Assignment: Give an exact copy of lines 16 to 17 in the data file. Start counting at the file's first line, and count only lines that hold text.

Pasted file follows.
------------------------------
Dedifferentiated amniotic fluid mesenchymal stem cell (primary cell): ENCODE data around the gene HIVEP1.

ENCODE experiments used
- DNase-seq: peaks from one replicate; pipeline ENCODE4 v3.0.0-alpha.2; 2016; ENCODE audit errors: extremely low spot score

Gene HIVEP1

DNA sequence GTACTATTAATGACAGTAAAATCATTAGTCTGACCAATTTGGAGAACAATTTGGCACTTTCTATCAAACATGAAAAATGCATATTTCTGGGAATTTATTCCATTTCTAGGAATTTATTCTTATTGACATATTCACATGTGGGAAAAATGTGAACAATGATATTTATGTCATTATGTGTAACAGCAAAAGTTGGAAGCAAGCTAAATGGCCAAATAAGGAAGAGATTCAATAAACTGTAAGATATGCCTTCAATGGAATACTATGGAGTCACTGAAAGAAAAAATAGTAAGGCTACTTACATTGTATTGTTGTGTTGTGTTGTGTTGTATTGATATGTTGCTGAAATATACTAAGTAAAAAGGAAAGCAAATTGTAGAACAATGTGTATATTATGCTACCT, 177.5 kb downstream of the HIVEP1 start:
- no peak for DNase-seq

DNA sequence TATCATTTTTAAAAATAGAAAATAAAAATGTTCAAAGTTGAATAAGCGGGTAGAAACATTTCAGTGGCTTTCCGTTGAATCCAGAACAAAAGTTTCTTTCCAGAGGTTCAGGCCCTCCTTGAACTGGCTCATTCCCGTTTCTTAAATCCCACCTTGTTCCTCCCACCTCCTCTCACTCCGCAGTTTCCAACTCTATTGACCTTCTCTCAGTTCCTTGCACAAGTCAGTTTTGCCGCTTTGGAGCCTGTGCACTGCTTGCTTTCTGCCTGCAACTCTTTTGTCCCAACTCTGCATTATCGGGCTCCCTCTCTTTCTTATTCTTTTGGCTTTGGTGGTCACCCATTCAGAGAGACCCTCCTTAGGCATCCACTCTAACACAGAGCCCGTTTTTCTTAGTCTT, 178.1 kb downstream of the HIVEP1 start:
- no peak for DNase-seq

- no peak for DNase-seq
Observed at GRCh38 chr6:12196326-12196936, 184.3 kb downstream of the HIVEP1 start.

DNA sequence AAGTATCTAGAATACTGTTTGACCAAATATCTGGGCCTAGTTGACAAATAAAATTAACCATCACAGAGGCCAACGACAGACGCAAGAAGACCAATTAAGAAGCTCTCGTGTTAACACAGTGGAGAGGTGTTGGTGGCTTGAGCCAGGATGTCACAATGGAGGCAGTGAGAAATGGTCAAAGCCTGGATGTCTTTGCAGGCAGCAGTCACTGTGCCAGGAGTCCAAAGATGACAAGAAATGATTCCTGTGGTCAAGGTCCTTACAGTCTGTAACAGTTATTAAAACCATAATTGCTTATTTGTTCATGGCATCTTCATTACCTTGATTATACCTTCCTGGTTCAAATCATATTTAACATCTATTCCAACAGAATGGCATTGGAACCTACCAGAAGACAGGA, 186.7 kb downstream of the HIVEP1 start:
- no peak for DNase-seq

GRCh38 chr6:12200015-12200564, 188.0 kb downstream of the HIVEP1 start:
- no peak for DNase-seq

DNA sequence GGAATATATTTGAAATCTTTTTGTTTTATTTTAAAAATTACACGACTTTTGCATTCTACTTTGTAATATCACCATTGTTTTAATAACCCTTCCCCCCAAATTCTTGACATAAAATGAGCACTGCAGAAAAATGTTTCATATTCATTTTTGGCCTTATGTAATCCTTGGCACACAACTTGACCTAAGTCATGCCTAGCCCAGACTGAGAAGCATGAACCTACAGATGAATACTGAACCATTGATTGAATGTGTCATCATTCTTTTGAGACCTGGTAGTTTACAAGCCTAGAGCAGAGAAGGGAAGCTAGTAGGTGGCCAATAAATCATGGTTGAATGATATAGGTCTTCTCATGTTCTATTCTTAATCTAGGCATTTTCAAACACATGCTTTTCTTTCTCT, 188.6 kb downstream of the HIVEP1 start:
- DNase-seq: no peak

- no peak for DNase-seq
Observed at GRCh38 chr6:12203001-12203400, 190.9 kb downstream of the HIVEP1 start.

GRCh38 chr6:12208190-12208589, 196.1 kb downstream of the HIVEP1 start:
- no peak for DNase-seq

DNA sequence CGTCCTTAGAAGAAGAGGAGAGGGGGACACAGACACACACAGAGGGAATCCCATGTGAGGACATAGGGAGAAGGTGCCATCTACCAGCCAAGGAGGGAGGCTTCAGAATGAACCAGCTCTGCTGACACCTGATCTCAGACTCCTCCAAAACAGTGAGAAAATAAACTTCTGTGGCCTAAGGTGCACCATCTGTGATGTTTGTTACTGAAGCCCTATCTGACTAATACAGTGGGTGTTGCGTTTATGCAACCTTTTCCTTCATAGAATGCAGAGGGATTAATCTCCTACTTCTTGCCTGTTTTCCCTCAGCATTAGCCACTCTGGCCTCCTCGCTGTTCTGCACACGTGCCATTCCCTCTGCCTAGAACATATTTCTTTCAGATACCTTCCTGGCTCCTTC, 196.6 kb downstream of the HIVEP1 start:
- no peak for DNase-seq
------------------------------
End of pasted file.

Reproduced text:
- DNase-seq: no peak

- no peak for DNase-seq